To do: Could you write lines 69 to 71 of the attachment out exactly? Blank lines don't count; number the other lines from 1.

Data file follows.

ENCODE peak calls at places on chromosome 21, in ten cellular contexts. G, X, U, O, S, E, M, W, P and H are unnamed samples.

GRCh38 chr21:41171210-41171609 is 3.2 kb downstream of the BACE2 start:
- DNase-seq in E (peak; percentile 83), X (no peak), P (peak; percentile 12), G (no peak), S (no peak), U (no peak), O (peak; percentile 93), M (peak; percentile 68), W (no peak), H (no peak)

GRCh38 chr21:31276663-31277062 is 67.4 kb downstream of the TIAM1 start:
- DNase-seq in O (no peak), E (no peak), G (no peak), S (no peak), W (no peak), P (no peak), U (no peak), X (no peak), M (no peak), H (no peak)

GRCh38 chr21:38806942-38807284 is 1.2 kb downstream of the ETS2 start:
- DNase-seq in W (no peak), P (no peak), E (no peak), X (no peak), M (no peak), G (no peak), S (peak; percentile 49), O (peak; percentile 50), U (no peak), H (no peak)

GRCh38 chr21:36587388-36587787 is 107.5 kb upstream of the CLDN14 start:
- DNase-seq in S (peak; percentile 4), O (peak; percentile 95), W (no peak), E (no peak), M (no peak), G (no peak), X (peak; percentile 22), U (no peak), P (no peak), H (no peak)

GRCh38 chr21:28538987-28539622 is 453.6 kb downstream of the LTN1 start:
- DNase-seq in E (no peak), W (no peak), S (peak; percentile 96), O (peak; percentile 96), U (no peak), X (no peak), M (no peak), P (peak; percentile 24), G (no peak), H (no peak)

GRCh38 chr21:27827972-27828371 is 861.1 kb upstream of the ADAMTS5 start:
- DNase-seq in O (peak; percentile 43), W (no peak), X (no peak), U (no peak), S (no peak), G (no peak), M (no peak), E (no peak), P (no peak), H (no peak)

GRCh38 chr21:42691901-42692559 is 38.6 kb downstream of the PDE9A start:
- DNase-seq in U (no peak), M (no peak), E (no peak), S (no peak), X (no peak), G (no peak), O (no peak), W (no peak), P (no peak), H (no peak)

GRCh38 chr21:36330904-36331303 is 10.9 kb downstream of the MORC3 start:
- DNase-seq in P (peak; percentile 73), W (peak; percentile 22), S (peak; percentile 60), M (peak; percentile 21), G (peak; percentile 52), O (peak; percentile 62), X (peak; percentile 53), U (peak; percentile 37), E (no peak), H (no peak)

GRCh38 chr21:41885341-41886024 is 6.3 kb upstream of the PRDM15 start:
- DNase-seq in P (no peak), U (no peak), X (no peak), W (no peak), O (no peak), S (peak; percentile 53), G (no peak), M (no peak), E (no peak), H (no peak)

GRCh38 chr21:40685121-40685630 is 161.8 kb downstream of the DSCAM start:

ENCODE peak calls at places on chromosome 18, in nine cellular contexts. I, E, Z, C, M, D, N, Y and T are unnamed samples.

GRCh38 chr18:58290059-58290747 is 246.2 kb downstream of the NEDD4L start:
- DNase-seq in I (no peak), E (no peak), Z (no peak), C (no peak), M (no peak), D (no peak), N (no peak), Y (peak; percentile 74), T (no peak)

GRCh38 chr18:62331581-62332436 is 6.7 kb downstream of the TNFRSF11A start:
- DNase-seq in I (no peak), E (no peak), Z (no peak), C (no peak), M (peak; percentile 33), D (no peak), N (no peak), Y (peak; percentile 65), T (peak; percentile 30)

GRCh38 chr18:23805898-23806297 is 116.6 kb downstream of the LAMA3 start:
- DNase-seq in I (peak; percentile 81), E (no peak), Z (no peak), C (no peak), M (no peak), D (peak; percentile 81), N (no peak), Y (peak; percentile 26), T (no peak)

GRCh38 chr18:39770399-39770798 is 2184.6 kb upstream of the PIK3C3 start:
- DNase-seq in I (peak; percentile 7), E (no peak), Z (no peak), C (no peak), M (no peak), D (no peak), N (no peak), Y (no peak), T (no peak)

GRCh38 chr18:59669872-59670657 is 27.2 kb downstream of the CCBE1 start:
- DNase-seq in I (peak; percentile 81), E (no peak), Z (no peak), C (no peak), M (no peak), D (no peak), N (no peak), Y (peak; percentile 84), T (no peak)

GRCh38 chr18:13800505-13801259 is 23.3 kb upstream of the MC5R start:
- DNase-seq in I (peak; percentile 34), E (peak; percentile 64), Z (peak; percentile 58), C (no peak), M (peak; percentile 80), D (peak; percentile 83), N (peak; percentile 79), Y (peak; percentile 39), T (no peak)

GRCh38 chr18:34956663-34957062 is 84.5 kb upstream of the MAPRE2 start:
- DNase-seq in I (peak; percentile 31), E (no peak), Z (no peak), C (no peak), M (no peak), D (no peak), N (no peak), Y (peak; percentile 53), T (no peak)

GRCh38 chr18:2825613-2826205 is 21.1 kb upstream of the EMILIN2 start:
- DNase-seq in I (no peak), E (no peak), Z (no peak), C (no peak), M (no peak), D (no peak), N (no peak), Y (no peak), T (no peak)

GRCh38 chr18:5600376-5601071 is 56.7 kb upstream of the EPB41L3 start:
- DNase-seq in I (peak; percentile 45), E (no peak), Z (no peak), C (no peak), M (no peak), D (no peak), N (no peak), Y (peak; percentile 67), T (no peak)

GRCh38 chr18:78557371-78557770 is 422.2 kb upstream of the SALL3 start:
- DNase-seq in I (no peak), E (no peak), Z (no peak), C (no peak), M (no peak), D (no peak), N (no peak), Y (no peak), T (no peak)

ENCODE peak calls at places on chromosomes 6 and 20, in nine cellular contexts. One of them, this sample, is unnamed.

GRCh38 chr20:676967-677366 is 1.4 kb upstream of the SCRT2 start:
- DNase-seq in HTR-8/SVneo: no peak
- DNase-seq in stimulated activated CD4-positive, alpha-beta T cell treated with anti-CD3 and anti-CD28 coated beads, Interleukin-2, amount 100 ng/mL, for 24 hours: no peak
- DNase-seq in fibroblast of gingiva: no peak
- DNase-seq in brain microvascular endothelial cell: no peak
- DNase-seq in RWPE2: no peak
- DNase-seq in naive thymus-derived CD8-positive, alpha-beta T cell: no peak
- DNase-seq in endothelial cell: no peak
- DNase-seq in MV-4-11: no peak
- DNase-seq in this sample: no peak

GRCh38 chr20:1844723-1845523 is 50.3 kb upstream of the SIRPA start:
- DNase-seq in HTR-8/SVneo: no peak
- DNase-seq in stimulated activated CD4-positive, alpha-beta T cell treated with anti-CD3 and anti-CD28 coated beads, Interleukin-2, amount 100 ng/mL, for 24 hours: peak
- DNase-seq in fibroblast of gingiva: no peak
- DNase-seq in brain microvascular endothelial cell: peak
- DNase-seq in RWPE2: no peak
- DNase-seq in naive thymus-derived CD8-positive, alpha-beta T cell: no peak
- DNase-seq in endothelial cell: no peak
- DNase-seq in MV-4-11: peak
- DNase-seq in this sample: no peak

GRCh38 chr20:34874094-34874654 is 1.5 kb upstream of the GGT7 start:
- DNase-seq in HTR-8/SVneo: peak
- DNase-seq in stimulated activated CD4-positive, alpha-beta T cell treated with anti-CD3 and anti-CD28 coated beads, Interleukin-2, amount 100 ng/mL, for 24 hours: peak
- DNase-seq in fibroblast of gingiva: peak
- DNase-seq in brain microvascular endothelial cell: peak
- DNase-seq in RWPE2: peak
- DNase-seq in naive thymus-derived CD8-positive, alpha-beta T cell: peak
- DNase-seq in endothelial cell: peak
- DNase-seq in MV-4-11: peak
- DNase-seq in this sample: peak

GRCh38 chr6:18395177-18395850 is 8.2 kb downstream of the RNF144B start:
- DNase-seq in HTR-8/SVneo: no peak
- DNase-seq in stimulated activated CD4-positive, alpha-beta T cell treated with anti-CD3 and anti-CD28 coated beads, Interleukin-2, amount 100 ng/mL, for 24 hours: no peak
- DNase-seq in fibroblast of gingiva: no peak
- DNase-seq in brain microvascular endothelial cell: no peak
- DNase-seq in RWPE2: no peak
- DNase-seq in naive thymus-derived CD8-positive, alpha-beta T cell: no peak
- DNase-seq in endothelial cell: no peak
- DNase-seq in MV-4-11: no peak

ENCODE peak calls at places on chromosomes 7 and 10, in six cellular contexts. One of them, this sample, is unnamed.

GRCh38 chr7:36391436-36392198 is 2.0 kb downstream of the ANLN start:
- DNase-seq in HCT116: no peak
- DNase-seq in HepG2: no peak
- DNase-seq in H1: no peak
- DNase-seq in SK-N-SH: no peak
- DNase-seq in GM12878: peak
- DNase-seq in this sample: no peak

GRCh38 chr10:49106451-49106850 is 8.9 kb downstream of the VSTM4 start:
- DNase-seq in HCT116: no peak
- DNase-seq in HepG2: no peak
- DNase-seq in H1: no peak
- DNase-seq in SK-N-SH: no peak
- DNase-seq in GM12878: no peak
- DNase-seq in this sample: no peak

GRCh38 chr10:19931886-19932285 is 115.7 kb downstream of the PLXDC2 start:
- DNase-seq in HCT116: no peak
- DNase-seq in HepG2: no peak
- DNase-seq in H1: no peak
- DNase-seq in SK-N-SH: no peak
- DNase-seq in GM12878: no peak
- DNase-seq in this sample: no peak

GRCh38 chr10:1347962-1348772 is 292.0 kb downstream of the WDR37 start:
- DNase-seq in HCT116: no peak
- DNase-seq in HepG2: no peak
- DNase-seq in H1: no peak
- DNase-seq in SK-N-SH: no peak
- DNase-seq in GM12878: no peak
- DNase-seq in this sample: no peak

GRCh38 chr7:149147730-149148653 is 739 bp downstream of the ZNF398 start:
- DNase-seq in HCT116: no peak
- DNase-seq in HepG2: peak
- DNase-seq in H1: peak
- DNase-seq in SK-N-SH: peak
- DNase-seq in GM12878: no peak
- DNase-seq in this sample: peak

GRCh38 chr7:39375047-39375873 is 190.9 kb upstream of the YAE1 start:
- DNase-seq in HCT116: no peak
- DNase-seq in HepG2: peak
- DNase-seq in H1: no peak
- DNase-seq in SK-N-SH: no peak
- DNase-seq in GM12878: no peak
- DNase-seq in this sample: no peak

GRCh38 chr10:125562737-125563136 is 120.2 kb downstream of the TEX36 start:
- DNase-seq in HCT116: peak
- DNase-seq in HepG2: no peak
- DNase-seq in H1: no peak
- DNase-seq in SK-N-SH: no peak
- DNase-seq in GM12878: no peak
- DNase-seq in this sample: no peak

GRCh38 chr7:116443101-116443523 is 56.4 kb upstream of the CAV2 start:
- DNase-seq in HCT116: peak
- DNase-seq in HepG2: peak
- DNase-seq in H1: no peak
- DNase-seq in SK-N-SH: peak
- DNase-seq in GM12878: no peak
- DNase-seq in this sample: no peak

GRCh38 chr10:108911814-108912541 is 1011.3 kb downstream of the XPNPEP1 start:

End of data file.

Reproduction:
- DNase-seq in naive thymus-derived CD8-positive, alpha-beta T cell: peak
- DNase-seq in endothelial cell: peak
- DNase-seq in MV-4-11: peak